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General Interest


Leaving the scene of an accident

May 28, 2015  |  By:  Karen Vigmond

Being involved in a motor vehicle accident can be a scary and unnerving experience. Nevertheless, if you are involved in a motor vehicle accident you must remain at the scene. A failure to do so could result in harsh consequences.

The law requires that you remain at the scene of a collision. Failing to remain is a serious offence and can result in convictions under both the Highway Traffic Act and the Criminal Code. If you are convicted under the Highway Traffic Act, you could receive a fine between $400 and $2,000, or imprisonment for up to six months. You could also have your license suspended for up to two years and face up to seven demerit points. If convicted under the Criminal Code, you could face imprisonment of up to five years. However, if you were involved in a collision where you knew that a person involved in the accident was injured you could face up to 10 years imprisonment.

Failing to remain at the scene of an accident can also impact a civil lawsuit. If you are sued by a person who was injured in the accident and they claim it was your fault, and you failed to remain on scene, it could negatively affect your case in two important ways. Firstly, a failure to stay at the scene could be interpreted as an admission of fault. Members of a jury could interpret you leaving the scene as an attempt to avoid punishment that you know would have inevitably resulted given that you were at fault for the accident.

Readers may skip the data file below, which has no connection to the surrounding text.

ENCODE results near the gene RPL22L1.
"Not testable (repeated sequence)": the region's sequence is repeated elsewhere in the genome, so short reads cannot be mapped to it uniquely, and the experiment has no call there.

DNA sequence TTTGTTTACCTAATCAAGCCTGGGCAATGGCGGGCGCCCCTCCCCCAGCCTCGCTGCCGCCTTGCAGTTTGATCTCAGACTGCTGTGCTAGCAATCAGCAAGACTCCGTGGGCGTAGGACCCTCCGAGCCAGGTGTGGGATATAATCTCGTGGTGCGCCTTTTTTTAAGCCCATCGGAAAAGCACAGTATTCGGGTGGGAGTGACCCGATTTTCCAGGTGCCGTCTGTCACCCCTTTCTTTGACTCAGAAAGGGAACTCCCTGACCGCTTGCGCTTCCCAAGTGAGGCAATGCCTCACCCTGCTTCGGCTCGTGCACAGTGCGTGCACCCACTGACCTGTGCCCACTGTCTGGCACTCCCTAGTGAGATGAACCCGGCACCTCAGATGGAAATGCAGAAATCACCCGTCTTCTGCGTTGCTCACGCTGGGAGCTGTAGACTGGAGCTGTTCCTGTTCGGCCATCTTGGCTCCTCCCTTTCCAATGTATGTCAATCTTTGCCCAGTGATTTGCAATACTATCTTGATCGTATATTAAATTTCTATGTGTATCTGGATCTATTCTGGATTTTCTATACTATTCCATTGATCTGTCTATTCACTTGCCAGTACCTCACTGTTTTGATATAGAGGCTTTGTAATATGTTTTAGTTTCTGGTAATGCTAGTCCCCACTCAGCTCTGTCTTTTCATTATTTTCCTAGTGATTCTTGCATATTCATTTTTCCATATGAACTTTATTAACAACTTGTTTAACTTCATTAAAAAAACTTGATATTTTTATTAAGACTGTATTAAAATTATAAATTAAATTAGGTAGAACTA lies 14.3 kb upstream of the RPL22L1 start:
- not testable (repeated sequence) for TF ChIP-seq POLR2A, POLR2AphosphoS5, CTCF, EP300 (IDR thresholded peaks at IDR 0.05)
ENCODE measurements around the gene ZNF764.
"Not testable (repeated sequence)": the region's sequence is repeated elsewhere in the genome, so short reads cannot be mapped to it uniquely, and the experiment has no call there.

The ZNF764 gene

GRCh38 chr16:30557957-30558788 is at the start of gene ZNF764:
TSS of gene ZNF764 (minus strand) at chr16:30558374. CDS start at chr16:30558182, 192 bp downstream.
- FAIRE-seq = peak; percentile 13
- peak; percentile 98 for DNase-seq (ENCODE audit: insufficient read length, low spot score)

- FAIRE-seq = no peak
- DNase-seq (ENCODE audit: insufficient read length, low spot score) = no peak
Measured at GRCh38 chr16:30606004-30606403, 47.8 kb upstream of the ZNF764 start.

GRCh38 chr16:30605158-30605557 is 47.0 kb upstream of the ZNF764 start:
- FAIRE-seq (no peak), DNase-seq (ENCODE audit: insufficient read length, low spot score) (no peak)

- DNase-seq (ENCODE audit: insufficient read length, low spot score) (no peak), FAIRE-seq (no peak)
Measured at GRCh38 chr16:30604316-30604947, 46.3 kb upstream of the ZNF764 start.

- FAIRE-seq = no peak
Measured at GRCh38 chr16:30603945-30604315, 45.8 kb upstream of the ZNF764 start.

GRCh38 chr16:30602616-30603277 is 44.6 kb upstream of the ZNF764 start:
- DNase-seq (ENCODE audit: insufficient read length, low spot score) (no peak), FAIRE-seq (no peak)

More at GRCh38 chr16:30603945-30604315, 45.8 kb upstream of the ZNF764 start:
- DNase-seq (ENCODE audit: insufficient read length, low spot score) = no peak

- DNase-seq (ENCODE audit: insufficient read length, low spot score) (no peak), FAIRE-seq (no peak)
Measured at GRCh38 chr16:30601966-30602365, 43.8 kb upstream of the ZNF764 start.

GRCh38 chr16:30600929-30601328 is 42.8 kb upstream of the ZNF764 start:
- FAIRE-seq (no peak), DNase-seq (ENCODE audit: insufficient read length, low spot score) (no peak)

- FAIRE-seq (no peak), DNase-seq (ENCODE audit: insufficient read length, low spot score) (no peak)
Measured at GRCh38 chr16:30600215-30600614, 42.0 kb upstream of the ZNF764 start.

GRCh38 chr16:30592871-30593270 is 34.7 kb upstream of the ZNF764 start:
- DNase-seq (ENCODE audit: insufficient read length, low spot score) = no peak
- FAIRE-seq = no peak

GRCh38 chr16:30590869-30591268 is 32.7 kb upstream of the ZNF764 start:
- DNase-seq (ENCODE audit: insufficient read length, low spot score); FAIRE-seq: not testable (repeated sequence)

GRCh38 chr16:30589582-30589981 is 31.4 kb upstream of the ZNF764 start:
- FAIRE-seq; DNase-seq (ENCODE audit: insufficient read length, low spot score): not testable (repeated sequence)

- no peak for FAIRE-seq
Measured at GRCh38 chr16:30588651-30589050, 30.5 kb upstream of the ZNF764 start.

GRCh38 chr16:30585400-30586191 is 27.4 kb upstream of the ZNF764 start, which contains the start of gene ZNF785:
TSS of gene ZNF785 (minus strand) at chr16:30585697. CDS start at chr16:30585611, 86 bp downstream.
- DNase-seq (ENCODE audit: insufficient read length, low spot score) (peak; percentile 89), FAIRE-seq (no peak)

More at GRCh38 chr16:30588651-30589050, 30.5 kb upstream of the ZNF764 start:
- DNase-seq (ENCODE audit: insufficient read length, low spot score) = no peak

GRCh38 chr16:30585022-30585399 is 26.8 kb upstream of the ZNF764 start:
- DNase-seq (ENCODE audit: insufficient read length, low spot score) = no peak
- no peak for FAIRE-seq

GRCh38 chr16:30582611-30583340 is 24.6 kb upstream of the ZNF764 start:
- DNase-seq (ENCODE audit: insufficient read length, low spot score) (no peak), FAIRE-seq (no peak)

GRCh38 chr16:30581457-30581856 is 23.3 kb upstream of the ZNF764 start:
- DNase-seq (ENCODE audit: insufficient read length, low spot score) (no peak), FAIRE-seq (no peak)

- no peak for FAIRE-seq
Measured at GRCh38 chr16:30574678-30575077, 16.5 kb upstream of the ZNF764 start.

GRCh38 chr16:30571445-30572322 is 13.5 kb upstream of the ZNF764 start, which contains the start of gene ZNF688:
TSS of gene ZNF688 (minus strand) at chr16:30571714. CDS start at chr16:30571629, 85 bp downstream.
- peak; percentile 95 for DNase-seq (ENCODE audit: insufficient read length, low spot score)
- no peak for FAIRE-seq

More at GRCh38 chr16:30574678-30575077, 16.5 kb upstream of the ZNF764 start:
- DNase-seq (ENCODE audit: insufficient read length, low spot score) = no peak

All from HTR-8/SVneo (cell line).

Secondly, leaving the scene could negatively affect your credibility and likeability as a witness with a jury. Generally speaking, people want to help and believe those who they like. For example, people tend to like individuals who take responsibility for their actions and dislike those who try to run away from their mistakes. Furthermore, it reflects very poorly on you if you left the scene and it was obvious that you knew that you had seriously injured someone. Fleeing the scene of the accident could make you seem dishonest, untrustworthy, cowardly, and unlikeable. This is significant as it could lead members of the jury to preferring the evidence of the injured person who sued you if the evidence of how the accident occurred is disputed.

In summary, there is nothing to gain by leaving the scene of a motor vehicle accident and, in fact, there could be serious consequences. It is important to abide by the law and remain at the scene if you are ever involved in a motor vehicle accident.


About the Author

Karen Vigmond

Karen joined Oatley Vigmond in 2013 as an associate lawyer. She holds a BA from Queen’s University and her Juris Doctor from Bond University in Australia. Prior to being called to the Bar in...

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